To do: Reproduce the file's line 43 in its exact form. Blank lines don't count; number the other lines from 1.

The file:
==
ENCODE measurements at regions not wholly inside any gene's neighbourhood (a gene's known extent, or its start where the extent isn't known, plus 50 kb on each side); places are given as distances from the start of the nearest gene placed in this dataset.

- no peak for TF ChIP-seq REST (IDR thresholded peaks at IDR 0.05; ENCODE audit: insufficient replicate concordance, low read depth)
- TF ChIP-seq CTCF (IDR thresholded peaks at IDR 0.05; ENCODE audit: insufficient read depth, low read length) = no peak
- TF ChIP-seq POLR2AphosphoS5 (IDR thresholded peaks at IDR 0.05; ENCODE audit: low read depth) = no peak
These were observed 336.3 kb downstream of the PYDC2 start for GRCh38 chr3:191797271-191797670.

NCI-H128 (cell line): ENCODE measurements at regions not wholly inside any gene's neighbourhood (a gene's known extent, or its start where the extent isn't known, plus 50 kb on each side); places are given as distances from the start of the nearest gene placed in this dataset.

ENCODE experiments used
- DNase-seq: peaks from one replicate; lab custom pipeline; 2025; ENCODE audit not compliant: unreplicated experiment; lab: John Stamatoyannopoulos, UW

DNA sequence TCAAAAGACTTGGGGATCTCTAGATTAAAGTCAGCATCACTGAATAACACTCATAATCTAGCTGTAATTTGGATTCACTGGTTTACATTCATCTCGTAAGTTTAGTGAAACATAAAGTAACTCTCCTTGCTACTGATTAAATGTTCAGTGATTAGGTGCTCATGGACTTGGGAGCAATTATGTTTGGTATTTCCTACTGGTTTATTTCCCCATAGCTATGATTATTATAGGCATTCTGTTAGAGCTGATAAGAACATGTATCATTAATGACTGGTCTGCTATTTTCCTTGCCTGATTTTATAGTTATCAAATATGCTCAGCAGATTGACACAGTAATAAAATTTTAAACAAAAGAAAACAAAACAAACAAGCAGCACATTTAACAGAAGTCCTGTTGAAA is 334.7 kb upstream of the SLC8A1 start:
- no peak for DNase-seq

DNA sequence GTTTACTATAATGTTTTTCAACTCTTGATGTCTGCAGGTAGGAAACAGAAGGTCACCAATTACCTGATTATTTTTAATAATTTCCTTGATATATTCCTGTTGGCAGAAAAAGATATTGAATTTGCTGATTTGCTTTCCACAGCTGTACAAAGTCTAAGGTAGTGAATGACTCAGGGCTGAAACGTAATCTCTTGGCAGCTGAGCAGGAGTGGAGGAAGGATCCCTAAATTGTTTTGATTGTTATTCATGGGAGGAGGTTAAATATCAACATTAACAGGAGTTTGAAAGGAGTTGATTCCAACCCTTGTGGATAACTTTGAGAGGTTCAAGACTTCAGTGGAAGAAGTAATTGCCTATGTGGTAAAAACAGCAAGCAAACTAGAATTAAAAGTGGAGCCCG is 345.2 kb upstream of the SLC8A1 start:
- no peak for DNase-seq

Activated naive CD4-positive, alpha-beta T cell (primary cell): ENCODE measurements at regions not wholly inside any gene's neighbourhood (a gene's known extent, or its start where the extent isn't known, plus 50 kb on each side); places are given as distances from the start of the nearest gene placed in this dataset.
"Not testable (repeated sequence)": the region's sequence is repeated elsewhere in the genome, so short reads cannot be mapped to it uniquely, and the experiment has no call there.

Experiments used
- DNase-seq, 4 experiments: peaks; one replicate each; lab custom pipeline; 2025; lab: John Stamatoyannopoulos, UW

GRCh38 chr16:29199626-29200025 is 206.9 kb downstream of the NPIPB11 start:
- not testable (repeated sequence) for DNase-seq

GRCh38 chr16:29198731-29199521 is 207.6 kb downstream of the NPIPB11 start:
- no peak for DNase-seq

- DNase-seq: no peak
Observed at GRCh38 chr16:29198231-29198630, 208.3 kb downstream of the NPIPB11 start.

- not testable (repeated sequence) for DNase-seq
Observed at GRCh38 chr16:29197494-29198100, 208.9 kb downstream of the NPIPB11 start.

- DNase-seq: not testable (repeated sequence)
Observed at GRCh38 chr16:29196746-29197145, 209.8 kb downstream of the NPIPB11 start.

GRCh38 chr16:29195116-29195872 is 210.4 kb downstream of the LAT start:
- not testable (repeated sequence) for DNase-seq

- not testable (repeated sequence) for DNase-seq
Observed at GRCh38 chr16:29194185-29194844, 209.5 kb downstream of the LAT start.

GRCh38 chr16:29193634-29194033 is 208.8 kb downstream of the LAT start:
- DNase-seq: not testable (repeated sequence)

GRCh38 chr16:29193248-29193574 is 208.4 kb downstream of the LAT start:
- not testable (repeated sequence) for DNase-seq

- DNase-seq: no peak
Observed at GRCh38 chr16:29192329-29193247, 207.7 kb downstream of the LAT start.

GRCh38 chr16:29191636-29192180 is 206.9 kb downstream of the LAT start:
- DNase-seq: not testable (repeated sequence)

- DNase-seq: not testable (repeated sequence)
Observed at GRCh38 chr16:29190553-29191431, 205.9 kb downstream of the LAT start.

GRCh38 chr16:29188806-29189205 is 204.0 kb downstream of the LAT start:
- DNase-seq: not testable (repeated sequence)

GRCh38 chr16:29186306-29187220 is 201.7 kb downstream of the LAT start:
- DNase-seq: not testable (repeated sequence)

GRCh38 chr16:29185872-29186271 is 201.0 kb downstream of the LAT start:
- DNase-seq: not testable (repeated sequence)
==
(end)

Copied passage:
GRCh38 chr16:29186306-29187220 is 201.7 kb downstream of the LAT start: